Getting There is Half the Work

A perspective on commuting in the New Orleans area
U.S. Census Bureau 2014 American Community Survey | U.S. Census Bureau Longitudinal-Employer Household Dynamics Program U.S. Department of Transportation Federal Highway Administration | University of Michigan Transportation Research Institute Anthony Downs, “Why Traffic Congestion is Here to Stay…and Will Get Worse.” Access, Fall 2004.

Love them or hate them, our commutes hold sway over a large part of our daily routines. Many of us know, down to the minute, how long it takes us to get to work, or what time we have to leave home to avoid a traffic snarl. And we know the sinking feeling that comes when all that stands between us and home is a slow-moving and seemingly endless sea of tail lights.

As commutes in the United States go, though, ours in the New Orleans area area are pretty ordinary. The average journey to work in the metro area is just over 25 minutes, quite comparable to the nationwide average of 26 minutes. We don’t breeze to work like they do in Oklahoma City — which, at 21 minutes, has the shortest average commute in the nation — but neither do we travel the average 40 minutes each way that New Yorkers do.

Like most Americans, 79 percent of workers in the New Orleans area commute alone in their own vehicles, according to the U.S. Census Bureau’s 2014 American Community Survey. Another 10 percent utilize carpools or vanpools, and about 3 percent utilize public transportation. (The remainder either work from home, walk, or bike—or, I suppose, trek in a way too obscure to register with the census.) And while those who commute alone or carpool get to work in about 25 minutes, it takes the average straphanger about 41 minutes.

What’s interesting is that even though these average commutes haven’t changed much in the last 10 years — the average journey to work in the metro area was 25 minutes in 2005 as well — the locations of our jobs have, at least by one measure, become more geographically diffuse. In 2004, 53 percent of workers lived in the same parish in which they worked; by 2014 this number had declined to 46 percent.

In 2013 — the most recent data available — 45 percent of jobs within Orleans Parish were performed by parish residents, compared to 54 percent in 2004. In 2004, 46 percent of people working in Downtown New Orleans came from outside Orleans Parish; by 2013, this proportion had risen to 56 percent. Although our population and employment levels are still lower than they were before Katrina, a greater share of our regional workers are zigzagging the region to get to work and then home again.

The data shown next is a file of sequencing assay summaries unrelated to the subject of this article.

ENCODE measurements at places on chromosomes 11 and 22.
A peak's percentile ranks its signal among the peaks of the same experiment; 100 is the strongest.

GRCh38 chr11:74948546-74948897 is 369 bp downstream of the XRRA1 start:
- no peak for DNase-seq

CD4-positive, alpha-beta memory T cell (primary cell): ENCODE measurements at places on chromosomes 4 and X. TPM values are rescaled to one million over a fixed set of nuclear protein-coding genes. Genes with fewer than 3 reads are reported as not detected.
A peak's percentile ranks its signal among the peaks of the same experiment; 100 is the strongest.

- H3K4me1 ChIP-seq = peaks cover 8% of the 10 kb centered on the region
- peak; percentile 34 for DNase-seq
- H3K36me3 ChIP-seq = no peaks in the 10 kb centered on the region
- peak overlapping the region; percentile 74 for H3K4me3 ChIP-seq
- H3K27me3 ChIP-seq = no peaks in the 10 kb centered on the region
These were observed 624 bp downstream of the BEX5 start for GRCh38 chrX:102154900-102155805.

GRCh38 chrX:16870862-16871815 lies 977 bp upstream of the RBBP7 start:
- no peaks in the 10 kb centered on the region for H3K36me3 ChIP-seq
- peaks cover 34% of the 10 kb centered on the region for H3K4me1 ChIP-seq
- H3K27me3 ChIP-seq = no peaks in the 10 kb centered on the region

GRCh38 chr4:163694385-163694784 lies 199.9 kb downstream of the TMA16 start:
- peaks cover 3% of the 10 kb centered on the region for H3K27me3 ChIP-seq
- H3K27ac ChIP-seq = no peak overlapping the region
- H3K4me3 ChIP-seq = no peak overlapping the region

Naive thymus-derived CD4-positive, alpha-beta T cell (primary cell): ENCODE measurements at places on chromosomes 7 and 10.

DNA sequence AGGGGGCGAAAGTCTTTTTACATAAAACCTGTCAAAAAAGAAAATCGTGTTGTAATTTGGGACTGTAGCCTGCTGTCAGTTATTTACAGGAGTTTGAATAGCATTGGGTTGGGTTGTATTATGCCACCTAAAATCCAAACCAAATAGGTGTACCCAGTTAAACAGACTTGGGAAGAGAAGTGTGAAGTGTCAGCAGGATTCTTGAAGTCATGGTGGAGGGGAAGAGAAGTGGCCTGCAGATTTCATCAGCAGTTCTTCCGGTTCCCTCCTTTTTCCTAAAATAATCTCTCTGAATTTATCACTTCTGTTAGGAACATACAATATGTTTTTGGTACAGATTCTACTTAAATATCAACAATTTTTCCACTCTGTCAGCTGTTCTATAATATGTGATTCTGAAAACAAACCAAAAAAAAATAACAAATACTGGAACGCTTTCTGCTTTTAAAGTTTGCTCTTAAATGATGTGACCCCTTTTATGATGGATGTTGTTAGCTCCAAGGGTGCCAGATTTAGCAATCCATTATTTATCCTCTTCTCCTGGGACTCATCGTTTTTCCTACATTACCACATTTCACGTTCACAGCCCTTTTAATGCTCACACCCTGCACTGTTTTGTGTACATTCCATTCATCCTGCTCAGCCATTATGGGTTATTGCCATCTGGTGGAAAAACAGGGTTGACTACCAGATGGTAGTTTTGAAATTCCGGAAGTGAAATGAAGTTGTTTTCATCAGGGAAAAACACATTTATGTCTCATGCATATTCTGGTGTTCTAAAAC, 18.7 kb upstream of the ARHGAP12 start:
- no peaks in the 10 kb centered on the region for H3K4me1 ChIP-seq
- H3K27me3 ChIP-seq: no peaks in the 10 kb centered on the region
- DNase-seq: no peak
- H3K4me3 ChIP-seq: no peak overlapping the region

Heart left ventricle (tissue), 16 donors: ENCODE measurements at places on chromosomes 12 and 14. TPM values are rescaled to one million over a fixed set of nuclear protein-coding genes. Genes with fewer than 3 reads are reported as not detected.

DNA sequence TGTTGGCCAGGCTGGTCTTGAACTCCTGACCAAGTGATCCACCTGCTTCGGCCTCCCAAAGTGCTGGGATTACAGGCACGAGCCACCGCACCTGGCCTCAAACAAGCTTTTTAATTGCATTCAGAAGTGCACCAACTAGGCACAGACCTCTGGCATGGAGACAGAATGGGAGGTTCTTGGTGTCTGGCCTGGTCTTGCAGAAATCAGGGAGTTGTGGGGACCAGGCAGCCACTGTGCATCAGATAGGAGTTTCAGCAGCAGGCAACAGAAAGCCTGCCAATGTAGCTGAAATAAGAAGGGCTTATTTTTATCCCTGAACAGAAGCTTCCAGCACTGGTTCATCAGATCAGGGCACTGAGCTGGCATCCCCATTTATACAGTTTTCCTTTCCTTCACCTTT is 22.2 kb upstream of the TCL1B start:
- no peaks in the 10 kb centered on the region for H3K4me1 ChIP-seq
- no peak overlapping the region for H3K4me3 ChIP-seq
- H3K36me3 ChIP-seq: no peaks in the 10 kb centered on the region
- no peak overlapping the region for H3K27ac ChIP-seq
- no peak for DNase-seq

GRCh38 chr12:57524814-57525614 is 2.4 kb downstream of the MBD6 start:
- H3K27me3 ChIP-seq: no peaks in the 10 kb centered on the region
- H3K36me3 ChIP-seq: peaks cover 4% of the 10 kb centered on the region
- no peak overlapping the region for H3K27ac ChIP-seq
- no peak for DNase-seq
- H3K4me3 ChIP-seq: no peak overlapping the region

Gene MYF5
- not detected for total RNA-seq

Many of these workers, of course, experience obdurate traffic congestion along major gateways. According to the Federal Highway Administration, an average of over 97,600 vehicles travel through Jefferson Parish on Interstate 10 every day, and about 159,000 cross the Crescent City Connection. Approximately 40,000 vehicles cross the Causeway daily, and nearly 94,000 cross the high rise on Interstate 10 in eastern New Orleans. By comparison, about 160,000 vehicles ride on Interstate 40 between Durham and Raleigh, North Carolina, and 122,700 travel Interstate 64 near downtown Richmond, Virginia — two major arteries in metro areas roughly the size of ours.

It could, of course, be much worse. As many as 379,000 vehicles traverse Interstate 85 near downtown Atlanta every day, and 324,000 on Interstate 10 near downtown Los Angeles. Roughly a quarter million vehicles each day cross the Potomac River into and from Washington, D.C. Unfortunately, however, statistics don’t provide much comfort when you’re wringing your hands during a standstill on the spillway.

Commutes can be frustrating, but they are also reflective of the relative economic vitality which forms the basis for every major metropolitan area, particularly in the United States. They are an inevitable side effect of living in a place where many people want to be. As the economist Anthony Downs wrote, the morning and afternoon traffic you endure “is the balancing mechanism that makes it possible for Americans to pursue goals they value, such as working while others do…and having many choices of places to live and work.”

Robert Edgecombe is an urban planner and consultant at GCR Inc. He advises a wide range of clients on market conditions, recovery strategies, and demographic and economic trends.



Categories: The Magazine